Few hours after the disaster of the Fukushima nuclear, the fate of thousands of the lives of Japanese citizens was in the hands of Corps, few engineers, firemen, and few soldiers. These people risked their lives to prevent a complete meltdown of the nuclear plant. The frontline inside Japan’s nuclear meltdown’ is an international documentary. It will guide the audience in a minute by minute to show the effort that was done by the scientist, firefights and government official to curb the tsunami effect that occurred in Japan.

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One should consider watching this documentary because it uses the footage from inside the plant as well as the eyewitness accounts from all the individuals who were present during the occurrence of the disaster. This documentary is extremely informative and utterly reverting because it provided the viewer with a clear imagery of the terror that occurred. It also includes behind the scenes action at the end to cover the Fukushima disaster. The documentary begins by introducing to the viewer how long it has been since the disaster occurred. It explains how the masses of people were caught unaware of the catastrophe. It describes the mood of the workers in the plant on March 11 mornings. Even after the earthquake had struck that morning the nuclear power station workers remained relaxed and hoped all will be okay because the Japanese nuclear plants were designed to withstand earthquakes as they had been told.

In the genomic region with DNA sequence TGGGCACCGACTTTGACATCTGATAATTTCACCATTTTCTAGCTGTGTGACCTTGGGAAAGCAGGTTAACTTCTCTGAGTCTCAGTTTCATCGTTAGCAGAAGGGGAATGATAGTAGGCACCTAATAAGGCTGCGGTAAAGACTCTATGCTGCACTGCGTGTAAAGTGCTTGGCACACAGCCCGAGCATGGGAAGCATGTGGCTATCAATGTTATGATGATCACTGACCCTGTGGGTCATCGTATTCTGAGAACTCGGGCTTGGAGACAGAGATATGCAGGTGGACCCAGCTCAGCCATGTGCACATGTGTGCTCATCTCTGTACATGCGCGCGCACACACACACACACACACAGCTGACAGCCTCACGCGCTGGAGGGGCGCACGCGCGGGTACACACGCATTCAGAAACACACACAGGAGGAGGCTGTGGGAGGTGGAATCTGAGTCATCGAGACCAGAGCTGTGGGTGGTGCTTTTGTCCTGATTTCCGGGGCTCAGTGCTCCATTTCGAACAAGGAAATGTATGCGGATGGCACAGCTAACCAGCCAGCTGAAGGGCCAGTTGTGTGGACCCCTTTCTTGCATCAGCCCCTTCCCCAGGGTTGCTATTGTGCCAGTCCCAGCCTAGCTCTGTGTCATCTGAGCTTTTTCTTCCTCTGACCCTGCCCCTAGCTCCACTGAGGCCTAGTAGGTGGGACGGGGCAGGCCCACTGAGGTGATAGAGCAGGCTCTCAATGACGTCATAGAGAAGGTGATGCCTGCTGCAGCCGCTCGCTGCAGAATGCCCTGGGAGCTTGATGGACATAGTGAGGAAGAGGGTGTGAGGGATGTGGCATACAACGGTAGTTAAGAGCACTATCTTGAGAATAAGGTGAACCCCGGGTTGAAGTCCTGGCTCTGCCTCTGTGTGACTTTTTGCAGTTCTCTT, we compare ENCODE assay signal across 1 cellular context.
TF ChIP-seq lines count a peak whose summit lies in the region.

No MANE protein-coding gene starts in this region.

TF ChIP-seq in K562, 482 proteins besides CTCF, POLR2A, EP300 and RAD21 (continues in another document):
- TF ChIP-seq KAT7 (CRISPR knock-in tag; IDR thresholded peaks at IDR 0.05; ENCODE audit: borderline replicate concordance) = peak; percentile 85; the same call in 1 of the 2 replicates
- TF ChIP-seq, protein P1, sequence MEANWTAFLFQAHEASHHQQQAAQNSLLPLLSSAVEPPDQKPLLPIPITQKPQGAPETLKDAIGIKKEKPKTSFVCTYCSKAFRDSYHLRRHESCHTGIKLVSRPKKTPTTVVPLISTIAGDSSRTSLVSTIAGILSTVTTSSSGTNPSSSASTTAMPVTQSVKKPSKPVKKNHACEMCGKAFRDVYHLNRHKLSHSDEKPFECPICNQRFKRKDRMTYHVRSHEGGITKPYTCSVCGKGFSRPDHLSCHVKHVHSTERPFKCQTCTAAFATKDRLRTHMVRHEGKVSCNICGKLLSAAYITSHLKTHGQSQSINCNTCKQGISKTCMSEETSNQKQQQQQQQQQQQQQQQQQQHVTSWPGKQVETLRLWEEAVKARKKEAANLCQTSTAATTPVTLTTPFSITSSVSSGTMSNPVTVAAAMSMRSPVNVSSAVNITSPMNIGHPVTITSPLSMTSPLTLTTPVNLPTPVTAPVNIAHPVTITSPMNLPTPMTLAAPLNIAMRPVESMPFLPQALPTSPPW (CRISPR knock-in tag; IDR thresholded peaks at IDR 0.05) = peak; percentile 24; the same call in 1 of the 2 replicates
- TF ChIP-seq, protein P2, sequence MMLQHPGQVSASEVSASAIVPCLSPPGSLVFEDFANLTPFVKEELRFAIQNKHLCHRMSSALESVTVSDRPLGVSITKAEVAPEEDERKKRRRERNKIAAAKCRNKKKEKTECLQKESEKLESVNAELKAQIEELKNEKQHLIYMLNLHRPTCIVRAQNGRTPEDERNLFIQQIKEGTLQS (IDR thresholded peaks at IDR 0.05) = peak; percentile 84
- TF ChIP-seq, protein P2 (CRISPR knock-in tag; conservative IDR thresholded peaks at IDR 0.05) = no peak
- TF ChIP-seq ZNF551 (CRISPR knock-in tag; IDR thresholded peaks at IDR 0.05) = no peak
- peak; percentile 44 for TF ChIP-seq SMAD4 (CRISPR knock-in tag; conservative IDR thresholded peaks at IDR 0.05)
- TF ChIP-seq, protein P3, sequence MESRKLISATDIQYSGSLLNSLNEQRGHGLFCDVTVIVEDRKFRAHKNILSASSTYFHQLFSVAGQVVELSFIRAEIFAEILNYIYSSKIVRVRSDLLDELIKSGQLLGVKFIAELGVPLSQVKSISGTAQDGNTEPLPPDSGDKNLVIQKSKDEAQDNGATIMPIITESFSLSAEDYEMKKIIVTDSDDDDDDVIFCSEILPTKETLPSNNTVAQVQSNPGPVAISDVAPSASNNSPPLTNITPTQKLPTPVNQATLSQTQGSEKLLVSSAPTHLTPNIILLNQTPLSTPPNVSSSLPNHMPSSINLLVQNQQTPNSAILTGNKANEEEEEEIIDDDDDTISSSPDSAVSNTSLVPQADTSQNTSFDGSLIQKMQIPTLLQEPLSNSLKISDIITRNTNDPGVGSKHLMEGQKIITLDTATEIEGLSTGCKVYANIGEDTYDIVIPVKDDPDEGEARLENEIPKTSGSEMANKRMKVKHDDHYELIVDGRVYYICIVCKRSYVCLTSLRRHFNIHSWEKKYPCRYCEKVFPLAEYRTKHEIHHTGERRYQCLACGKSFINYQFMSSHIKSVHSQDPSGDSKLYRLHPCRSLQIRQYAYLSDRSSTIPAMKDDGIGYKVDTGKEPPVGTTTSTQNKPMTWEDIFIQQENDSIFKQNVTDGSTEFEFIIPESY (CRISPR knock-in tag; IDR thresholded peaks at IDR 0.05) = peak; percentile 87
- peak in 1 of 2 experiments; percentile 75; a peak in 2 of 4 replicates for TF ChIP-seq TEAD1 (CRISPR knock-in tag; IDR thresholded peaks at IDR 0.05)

The documentary tries to prove that the lives of the thousand Japanese, who died in the disaster of Fukushima was due to human error and not a natural calamity. This is because the wave that was produced by the earth quick was twice the height of the sea wall that was protecting the TEPCO, and the Fukushima compels. The top official of the project failed to communicate to the prime minister of the nation about the incoming disaster. The documentary is not only focused on the cause of the disaster but also to show the effort done by the few officials to curb a large disaster that could have been worse.